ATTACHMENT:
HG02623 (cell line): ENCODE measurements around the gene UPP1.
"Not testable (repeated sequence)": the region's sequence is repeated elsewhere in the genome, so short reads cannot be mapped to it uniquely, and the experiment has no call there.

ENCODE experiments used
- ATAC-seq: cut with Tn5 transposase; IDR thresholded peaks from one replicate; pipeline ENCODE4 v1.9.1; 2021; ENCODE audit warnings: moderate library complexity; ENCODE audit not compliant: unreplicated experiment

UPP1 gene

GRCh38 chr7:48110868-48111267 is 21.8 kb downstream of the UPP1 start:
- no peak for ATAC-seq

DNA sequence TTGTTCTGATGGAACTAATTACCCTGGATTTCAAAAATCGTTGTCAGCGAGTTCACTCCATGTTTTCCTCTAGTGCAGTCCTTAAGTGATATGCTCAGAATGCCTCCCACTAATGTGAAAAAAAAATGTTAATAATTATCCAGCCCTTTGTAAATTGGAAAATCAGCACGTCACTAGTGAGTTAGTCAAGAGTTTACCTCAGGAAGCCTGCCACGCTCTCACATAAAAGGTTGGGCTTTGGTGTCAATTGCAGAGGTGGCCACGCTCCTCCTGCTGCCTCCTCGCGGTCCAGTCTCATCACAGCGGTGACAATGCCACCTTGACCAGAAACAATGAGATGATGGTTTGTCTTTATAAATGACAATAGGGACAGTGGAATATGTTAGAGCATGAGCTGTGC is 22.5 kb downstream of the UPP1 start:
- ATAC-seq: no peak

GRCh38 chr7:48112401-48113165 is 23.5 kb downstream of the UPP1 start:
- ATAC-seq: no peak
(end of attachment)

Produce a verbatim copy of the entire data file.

HG02623 (cell line): ENCODE measurements around the gene UPP1.
"Not testable (repeated sequence)": the region's sequence is repeated elsewhere in the genome, so short reads cannot be mapped to it uniquely, and the experiment has no call there.

ENCODE experiments used
- ATAC-seq: cut with Tn5 transposase; IDR thresholded peaks from one replicate; pipeline ENCODE4 v1.9.1; 2021; ENCODE audit warnings: moderate library complexity; ENCODE audit not compliant: unreplicated experiment

UPP1 gene

GRCh38 chr7:48110868-48111267 is 21.8 kb downstream of the UPP1 start:
- no peak for ATAC-seq

DNA sequence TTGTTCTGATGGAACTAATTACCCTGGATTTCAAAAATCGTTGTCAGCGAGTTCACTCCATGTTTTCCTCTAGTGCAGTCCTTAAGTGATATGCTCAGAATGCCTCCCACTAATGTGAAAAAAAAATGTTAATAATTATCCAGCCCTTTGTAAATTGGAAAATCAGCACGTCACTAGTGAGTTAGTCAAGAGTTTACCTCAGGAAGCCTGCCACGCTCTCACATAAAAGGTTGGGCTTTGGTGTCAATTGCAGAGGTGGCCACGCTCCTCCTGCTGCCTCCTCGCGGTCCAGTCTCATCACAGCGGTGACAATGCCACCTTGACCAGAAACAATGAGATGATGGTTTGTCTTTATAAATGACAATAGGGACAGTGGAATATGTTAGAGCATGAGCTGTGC is 22.5 kb downstream of the UPP1 start:
- ATAC-seq: no peak

GRCh38 chr7:48112401-48113165 is 23.5 kb downstream of the UPP1 start:
- ATAC-seq: no peak